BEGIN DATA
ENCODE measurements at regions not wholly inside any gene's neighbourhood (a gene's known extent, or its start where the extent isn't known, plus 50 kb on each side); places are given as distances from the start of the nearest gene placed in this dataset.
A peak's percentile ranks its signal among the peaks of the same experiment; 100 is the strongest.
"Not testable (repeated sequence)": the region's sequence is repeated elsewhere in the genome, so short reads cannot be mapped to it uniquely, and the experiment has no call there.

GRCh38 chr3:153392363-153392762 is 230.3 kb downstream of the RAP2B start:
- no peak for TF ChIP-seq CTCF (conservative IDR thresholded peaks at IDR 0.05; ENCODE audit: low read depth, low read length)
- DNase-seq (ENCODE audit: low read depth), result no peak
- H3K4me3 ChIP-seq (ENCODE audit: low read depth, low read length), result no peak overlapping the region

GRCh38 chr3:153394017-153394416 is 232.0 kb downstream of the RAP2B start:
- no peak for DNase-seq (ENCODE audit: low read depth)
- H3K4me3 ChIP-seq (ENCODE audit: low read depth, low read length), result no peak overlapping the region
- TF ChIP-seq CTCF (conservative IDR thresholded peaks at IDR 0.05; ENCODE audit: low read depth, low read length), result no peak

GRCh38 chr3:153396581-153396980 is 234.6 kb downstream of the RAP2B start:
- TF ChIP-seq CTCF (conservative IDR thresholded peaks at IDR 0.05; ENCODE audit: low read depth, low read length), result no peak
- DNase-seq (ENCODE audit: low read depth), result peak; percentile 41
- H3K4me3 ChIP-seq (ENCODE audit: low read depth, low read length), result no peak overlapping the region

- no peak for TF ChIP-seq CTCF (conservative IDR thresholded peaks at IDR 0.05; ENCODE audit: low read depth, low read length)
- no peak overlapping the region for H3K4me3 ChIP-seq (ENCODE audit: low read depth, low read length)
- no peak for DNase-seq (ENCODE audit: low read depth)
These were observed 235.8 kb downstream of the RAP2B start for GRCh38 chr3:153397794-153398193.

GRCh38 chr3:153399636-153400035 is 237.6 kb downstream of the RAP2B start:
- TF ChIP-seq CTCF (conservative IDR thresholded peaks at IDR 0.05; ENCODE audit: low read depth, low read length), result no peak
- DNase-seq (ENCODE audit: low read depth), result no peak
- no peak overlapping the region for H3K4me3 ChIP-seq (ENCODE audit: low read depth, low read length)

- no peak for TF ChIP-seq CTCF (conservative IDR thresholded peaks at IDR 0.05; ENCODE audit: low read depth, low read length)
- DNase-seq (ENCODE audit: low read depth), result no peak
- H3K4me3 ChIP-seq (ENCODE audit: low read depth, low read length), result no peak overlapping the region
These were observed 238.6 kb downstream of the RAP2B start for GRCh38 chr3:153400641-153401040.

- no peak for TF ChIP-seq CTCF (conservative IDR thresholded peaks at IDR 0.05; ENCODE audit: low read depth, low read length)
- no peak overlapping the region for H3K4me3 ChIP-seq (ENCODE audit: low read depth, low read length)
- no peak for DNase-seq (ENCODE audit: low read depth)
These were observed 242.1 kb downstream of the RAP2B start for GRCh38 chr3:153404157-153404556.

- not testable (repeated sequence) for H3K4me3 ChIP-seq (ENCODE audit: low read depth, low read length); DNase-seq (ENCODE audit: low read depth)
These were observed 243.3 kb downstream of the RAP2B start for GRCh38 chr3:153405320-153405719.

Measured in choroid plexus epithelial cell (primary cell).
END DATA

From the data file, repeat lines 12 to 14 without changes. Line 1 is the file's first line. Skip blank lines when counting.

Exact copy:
GRCh38 chr3:153396581-153396980 is 234.6 kb downstream of the RAP2B start:
- TF ChIP-seq CTCF (conservative IDR thresholded peaks at IDR 0.05; ENCODE audit: low read depth, low read length), result no peak
- DNase-seq (ENCODE audit: low read depth), result peak; percentile 41